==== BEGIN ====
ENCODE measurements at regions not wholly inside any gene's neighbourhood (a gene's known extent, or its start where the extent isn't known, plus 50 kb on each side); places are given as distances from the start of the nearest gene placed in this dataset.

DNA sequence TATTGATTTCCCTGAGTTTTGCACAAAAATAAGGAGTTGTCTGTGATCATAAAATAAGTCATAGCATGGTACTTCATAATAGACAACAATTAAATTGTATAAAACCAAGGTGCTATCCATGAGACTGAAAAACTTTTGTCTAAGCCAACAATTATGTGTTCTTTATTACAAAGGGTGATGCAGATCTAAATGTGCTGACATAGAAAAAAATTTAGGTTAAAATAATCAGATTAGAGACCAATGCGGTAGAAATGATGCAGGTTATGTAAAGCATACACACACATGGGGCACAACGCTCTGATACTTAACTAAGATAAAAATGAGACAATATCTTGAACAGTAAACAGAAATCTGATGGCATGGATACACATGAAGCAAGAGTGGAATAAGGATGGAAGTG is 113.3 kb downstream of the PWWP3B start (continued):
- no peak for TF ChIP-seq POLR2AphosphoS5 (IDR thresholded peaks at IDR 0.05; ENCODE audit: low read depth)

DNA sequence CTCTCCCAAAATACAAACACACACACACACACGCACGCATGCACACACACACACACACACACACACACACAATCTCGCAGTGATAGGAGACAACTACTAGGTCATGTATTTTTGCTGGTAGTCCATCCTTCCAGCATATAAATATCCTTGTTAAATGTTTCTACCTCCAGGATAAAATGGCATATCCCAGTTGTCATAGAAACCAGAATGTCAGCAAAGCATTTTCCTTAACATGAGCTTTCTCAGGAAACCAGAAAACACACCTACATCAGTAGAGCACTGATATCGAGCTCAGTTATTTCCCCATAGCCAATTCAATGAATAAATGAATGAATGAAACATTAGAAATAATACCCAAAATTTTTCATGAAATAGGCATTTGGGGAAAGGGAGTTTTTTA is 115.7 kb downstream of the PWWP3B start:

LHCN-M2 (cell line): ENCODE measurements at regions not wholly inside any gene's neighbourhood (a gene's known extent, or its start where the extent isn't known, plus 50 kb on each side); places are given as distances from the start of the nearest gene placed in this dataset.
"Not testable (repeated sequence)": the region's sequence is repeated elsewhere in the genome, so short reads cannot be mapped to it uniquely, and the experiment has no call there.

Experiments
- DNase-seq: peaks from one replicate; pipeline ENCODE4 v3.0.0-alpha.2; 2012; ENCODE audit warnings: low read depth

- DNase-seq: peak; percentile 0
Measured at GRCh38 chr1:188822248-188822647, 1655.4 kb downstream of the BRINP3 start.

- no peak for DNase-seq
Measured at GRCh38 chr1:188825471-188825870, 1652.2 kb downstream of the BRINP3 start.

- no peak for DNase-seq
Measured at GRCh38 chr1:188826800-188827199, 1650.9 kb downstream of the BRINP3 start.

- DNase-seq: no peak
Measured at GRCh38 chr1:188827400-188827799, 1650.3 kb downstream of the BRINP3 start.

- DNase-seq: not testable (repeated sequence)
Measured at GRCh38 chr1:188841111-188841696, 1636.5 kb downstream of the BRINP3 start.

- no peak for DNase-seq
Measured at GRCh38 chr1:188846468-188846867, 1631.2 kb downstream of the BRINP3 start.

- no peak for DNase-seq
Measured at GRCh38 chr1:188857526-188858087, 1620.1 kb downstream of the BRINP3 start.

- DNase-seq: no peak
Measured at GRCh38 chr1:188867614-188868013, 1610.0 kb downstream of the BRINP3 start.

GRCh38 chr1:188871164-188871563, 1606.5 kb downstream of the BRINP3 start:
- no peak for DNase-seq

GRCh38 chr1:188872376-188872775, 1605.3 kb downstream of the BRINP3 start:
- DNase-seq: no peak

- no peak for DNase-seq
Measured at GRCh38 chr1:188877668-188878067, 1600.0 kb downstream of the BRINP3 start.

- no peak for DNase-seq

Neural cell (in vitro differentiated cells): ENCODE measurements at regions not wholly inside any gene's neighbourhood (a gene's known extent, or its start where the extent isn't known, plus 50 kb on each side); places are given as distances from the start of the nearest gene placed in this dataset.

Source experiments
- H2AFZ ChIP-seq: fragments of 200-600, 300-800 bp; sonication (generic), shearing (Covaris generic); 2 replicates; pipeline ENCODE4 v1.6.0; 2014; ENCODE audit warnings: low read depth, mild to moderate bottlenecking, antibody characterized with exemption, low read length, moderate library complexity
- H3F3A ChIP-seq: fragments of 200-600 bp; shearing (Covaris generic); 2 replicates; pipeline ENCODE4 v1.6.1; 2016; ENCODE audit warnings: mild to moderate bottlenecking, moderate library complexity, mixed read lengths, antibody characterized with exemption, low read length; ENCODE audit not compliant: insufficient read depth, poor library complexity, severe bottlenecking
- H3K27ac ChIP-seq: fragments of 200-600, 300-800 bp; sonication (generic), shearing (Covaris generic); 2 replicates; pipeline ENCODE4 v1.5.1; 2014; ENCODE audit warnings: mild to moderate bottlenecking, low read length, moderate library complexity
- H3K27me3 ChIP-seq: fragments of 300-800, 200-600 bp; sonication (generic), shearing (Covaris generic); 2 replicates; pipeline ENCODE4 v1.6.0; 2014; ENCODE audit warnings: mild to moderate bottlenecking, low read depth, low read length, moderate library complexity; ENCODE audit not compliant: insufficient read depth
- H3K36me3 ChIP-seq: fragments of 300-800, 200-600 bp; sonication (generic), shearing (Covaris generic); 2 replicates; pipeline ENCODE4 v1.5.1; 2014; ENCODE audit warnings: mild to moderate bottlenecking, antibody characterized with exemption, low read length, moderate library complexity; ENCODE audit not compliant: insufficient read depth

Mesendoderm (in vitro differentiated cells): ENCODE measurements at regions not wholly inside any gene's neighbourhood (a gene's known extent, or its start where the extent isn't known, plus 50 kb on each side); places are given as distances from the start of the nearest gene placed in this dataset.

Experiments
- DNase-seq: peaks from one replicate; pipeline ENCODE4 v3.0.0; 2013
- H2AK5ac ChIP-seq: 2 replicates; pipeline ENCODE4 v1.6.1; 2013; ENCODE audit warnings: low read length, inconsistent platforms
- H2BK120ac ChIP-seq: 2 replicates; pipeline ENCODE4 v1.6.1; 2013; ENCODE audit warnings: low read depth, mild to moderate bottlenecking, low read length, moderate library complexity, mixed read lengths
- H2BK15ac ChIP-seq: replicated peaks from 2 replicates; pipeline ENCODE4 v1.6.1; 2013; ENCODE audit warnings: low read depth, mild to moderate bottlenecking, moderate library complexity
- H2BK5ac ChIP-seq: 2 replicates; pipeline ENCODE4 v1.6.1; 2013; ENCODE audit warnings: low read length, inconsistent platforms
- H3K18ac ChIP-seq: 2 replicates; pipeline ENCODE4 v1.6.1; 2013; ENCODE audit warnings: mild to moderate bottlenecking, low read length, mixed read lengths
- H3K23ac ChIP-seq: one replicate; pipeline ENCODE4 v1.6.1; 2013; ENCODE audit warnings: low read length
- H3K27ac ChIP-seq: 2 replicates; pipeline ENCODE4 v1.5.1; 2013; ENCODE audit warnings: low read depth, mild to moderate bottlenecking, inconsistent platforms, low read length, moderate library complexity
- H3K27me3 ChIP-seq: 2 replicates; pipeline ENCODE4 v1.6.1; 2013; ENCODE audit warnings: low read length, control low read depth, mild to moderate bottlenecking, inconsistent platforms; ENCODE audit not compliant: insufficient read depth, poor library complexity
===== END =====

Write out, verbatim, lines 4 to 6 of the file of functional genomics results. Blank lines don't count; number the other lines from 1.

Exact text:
DNA sequence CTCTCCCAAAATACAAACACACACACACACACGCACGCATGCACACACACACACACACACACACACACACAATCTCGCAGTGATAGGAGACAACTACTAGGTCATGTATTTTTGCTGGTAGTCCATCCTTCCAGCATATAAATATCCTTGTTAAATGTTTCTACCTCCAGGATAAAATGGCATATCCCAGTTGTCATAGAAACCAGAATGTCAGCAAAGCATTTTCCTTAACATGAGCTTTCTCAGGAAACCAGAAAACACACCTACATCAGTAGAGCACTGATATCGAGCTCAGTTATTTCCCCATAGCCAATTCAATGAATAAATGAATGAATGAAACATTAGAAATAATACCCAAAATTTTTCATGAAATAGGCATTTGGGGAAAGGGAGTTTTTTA is 115.7 kb downstream of the PWWP3B start:

LHCN-M2 (cell line): ENCODE measurements at regions not wholly inside any gene's neighbourhood (a gene's known extent, or its start where the extent isn't known, plus 50 kb on each side); places are given as distances from the start of the nearest gene placed in this dataset.
"Not testable (repeated sequence)": the region's sequence is repeated elsewhere in the genome, so short reads cannot be mapped to it uniquely, and the experiment has no call there.